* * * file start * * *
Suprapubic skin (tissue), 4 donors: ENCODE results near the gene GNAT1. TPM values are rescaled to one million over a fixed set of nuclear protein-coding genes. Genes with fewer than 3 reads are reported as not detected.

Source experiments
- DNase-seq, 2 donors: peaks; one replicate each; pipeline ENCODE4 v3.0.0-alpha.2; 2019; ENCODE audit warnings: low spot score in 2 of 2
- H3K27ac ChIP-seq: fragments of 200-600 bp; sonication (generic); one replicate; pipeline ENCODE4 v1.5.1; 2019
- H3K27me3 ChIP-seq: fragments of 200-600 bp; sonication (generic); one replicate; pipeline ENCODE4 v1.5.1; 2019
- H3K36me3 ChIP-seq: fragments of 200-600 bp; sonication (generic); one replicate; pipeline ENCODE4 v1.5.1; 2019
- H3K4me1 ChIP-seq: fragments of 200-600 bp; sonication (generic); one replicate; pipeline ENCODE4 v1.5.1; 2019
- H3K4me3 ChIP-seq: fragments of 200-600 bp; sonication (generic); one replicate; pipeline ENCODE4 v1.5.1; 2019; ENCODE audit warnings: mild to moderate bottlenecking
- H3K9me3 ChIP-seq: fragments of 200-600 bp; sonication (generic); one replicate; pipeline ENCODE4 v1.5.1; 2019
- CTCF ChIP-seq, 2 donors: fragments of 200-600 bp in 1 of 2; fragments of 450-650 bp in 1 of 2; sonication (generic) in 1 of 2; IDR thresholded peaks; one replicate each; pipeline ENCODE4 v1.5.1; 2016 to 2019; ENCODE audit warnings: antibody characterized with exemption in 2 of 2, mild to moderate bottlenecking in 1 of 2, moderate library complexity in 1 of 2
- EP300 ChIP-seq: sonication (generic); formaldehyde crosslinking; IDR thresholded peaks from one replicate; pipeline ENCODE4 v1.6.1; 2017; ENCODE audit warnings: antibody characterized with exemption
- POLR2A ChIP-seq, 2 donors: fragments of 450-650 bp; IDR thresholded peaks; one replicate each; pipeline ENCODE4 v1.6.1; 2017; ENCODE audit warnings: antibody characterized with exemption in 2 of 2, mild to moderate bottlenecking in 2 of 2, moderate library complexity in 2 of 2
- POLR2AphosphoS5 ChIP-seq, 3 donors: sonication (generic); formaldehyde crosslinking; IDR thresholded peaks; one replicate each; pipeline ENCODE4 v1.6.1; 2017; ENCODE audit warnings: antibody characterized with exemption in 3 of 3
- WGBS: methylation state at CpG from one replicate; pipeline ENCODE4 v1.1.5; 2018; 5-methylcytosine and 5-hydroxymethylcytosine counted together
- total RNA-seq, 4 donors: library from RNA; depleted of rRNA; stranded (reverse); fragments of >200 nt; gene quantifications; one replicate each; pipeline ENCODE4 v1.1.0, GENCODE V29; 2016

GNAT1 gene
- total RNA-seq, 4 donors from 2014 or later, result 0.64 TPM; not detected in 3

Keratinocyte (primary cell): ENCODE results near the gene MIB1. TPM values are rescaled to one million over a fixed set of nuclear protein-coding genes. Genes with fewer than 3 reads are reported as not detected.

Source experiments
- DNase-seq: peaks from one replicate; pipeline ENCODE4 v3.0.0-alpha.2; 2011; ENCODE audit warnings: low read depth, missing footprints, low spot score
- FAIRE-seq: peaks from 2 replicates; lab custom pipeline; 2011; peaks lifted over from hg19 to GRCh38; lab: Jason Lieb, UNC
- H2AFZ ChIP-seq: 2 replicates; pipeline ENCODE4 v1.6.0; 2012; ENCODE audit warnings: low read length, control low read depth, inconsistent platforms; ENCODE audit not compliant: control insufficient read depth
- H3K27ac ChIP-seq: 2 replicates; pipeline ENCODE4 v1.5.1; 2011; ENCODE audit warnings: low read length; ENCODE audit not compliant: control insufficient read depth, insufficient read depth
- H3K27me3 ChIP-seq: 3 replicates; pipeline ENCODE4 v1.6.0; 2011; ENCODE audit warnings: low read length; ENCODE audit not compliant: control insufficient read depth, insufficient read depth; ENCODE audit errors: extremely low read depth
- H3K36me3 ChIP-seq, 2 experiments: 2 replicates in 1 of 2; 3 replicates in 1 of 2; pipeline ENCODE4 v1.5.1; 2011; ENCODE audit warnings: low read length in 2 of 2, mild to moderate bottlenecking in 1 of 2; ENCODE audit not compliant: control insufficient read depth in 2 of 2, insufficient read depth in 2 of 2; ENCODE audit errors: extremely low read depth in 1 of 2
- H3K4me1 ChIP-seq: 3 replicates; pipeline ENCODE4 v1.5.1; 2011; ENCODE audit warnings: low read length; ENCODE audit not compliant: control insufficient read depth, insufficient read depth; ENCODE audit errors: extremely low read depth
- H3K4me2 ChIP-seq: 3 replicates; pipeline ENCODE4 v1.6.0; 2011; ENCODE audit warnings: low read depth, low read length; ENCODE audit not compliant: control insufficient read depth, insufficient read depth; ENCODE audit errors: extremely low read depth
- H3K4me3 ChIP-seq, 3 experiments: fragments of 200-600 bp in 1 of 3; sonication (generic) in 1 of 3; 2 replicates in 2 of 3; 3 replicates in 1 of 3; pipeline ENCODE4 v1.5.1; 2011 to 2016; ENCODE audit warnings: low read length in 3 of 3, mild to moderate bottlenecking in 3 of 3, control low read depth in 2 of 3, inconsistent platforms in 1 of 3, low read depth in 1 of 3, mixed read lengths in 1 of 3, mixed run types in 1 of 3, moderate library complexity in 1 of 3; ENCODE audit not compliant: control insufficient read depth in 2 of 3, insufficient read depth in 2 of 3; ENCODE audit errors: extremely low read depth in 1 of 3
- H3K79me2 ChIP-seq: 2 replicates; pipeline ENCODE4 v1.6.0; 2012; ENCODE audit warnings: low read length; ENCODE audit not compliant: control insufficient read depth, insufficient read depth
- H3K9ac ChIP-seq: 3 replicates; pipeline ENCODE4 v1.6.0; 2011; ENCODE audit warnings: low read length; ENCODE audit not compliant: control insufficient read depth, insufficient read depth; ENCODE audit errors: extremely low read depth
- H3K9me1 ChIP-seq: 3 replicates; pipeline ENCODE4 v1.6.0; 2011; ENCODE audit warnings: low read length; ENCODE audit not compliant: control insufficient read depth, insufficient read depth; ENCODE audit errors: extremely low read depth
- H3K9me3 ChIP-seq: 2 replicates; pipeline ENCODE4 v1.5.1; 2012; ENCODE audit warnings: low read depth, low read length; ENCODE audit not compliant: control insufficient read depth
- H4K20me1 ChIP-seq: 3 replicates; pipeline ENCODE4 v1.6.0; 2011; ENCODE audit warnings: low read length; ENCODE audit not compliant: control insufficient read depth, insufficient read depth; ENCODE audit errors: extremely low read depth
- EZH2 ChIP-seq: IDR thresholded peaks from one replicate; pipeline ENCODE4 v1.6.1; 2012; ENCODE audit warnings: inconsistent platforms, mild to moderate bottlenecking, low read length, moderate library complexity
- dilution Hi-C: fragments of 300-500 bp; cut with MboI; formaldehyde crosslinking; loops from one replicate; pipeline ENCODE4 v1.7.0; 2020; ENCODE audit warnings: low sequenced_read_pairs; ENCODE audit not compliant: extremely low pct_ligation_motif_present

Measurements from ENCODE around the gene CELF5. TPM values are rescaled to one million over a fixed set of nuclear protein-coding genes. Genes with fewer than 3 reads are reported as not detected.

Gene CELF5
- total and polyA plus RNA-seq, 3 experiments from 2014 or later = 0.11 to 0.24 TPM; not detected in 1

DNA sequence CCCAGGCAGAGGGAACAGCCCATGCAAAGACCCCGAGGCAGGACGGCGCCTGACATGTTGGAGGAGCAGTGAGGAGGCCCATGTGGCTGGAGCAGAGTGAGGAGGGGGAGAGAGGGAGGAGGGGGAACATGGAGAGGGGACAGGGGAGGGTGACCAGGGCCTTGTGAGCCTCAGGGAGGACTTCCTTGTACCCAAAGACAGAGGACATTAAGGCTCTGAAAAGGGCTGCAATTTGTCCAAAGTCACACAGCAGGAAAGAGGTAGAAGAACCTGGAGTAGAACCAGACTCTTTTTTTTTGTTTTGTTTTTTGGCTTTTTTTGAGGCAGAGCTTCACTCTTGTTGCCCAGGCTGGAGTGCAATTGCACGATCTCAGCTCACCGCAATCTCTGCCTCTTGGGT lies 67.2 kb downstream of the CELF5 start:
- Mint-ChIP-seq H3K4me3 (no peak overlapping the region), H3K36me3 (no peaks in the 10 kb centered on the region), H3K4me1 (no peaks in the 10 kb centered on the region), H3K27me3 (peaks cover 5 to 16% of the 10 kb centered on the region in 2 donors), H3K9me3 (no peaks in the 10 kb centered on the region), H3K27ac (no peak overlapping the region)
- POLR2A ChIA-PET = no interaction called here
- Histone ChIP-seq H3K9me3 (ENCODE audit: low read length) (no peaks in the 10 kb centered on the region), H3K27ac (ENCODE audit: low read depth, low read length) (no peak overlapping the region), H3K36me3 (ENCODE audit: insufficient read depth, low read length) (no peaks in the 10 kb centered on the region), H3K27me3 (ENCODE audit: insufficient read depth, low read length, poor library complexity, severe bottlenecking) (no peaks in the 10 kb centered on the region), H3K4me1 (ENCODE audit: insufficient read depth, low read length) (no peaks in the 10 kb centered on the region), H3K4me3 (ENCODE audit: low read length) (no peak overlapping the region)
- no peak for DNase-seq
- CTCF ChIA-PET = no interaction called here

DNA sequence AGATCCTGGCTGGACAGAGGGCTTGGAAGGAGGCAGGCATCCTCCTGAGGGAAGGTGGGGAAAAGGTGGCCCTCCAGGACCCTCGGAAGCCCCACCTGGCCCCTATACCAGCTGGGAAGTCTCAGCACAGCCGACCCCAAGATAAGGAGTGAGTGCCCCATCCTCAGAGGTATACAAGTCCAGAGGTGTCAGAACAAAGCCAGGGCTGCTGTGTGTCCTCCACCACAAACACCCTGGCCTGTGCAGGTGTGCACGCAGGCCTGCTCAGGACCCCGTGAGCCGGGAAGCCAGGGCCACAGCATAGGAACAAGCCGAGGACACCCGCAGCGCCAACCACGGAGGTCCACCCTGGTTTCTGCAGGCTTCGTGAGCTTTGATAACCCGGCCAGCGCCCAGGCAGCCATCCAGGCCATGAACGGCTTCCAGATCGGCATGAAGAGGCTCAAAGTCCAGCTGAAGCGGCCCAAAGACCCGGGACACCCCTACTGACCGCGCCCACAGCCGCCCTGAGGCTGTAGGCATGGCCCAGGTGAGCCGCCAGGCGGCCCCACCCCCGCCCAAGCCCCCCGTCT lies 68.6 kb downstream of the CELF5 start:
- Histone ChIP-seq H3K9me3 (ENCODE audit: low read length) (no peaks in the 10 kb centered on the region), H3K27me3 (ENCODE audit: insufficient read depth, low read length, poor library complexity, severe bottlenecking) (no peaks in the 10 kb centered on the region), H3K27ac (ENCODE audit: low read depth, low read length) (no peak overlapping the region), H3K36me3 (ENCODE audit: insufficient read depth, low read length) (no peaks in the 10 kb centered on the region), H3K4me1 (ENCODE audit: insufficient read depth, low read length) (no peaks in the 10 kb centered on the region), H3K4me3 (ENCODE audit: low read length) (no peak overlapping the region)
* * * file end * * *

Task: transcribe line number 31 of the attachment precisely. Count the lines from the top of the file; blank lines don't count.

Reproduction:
- H3K9me1 ChIP-seq: 3 replicates; pipeline ENCODE4 v1.6.0; 2011; ENCODE audit warnings: low read length; ENCODE audit not compliant: control insufficient read depth, insufficient read depth; ENCODE audit errors: extremely low read depth